A DAUGHTER has described her heartbreak when her mum was struck down by a brain tumour – and then her relief when she survived the ordeal.

Shereen Richmond, 26, from Lower Broadheath, pushed doctors to do more tests after becoming convinced something was seriously wrong with her mum, Cheryl Morris, from Worcester, who had originally been diagnosed with depression.

Mrs Richmond said: “Back in late 2018, mum was struggling to do certain tasks like lifting a jar out of a cupboard. Her doctor put it down to the menopause or depression.

“I wasn’t convinced. I got a call on Saturday, January 19 last year from mum saying she’d collapsed at home. An ambulance took us to Worcestershire Royal Hospital where a stroke was diagnosed.

“I pushed doctors for a full body scan at Worcestershire Hospital and a doctor told me there was a massive tumour on mum’s brain. I collapsed on the floor when I heard.

“I had to break the news to her two days later when she regained conciousness.”

An operation at University Hospital Coventry & Warwickshire, which has a world leading cancer department, took around 12 hours.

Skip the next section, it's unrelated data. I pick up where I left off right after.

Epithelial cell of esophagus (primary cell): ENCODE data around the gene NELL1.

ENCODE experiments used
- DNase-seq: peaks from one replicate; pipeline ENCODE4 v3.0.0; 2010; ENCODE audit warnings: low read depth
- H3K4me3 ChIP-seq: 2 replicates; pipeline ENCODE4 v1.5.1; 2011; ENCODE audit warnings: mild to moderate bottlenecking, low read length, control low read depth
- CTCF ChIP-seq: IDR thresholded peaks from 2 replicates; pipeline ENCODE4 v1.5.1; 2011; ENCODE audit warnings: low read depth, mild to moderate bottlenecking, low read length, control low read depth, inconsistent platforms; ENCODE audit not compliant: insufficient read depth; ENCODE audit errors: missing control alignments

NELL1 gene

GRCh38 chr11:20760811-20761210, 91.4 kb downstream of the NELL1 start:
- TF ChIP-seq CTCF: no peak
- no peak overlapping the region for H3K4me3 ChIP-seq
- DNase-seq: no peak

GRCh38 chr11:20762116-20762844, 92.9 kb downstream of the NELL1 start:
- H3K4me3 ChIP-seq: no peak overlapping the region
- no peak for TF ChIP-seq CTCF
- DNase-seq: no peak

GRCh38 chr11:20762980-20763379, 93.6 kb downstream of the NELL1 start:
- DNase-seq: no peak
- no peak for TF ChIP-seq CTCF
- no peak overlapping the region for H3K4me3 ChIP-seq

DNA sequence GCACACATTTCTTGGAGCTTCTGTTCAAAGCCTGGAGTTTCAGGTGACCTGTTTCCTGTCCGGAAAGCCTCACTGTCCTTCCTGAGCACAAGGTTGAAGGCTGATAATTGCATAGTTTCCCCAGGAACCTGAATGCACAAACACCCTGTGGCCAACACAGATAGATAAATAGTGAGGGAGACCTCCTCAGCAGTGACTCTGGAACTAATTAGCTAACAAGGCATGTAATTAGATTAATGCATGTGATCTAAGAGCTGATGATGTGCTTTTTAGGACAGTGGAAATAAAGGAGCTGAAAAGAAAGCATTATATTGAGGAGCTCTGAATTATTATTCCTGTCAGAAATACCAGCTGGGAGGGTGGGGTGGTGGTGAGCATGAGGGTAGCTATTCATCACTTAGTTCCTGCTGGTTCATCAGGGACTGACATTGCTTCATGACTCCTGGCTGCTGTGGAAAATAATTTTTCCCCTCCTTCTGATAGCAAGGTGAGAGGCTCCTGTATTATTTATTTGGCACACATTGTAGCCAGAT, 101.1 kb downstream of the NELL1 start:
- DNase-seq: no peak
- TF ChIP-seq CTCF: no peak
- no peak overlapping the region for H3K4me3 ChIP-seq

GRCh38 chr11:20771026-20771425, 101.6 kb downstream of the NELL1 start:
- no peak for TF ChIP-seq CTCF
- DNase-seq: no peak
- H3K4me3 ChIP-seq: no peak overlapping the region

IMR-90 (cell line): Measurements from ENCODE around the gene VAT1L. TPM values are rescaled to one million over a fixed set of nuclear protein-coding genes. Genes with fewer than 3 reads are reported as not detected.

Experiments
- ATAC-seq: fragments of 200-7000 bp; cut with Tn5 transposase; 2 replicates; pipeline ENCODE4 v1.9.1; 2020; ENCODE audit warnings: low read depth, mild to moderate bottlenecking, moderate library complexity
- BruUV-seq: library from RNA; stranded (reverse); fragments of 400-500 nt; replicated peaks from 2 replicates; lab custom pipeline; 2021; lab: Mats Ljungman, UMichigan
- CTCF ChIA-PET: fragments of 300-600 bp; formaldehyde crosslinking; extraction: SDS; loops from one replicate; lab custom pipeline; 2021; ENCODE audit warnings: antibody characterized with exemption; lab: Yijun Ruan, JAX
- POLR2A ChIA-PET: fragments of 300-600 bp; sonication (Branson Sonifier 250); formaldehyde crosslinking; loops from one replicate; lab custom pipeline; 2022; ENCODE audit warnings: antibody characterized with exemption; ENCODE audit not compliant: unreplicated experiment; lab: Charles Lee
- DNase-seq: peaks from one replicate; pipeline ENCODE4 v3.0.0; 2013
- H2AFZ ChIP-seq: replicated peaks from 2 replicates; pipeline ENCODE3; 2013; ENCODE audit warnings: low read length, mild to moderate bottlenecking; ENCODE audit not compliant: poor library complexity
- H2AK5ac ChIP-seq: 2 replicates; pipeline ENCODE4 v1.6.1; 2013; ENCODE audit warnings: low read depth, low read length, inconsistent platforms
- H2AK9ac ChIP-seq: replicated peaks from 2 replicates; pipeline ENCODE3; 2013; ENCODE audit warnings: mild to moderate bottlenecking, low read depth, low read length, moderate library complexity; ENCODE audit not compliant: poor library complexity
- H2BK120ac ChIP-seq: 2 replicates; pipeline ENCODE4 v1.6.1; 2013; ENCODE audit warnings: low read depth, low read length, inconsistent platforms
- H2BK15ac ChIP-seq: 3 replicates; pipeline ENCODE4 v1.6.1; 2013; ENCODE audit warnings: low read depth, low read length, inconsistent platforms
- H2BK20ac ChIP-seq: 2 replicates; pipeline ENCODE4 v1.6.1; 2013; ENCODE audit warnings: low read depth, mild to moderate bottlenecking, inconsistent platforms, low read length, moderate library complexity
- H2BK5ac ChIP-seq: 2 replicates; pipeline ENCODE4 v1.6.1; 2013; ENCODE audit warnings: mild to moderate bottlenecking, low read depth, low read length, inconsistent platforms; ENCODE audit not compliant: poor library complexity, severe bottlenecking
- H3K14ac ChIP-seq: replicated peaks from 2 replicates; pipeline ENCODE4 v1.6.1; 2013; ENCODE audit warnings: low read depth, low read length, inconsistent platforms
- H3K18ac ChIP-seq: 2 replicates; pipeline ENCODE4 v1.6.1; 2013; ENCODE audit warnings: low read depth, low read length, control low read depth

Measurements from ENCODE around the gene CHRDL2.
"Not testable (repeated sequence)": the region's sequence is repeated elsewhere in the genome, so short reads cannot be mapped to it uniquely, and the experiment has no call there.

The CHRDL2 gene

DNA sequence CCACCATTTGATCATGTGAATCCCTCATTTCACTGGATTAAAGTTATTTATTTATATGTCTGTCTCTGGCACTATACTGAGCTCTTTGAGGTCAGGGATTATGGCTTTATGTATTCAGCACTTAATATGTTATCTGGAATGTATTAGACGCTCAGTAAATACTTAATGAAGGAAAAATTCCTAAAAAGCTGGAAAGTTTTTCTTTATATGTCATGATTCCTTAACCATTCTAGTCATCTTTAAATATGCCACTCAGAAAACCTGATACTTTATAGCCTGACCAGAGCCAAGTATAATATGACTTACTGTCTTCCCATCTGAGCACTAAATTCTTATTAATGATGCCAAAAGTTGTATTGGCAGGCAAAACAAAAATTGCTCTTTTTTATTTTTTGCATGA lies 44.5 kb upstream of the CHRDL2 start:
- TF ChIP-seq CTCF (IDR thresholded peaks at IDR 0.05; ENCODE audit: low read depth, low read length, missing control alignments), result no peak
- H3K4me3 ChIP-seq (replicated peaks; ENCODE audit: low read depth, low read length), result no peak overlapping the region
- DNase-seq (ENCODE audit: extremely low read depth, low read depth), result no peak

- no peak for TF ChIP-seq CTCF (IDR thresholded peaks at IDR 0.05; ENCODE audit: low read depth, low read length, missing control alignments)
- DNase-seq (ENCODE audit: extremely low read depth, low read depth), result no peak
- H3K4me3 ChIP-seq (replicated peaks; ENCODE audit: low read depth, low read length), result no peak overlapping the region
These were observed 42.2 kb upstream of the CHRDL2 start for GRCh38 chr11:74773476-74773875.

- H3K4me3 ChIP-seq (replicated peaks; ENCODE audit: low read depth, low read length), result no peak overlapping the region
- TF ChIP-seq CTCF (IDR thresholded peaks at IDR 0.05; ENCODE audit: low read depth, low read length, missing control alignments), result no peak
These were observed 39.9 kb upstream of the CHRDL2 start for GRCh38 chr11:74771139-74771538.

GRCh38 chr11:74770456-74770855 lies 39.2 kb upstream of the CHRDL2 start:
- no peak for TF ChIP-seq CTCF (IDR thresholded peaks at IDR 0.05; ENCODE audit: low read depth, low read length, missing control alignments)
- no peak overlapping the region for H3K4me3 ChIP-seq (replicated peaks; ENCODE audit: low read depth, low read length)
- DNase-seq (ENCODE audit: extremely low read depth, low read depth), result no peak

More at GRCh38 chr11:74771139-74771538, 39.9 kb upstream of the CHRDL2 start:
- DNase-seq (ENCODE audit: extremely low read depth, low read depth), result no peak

Fighting back tears, Mrs Richmond added: “Mum’s first words to me when she woke up were ‘I love you’ - I was so pleased she could remember me.

“When she went down to theatre she thought she wouldn’t come back.”

Not all of the tumour could be removed and there is a possibility Ms Morris could once again become seriously ill.

However, Mrs Richmond says she is just grateful her mum survived.

"My mum has been on one hell of a rollercoaster during her recovery, but I am very happy to say that we are getting there finally."

Ms Morris, 52, from St Peter's, had to move in with her daughter for around seven months to recover because she could not look after herself.

Ms Morris said: “After the operation, I had some of my darkest days. I thought about ending it as I thought 'well I’m going to die anyway, I might as well do it on my own terms'.

“But my grandson Artie, who is two, would always cheer me up and pull me back from the dark place.

“Headway Worcestershire (a charity for people who have suffered a serious brain injury) have really supported me with counselling. I know I’m not the old Cheryl I once was."

Mrs Richmond will take on the London Marathon on April 26 to raise money for the charity Brain Research UK, which supports people who have suffered a brain injury as well as research into treatment.

She has raised £550 of her £2,000 target so far.

“I’m so proud of her," Ms Morris said of her daughter. "My family are my world.”

To donate towards Mrs Richmond's fundraising total, visit her Just Giving page at https://bit.ly/2vakuiS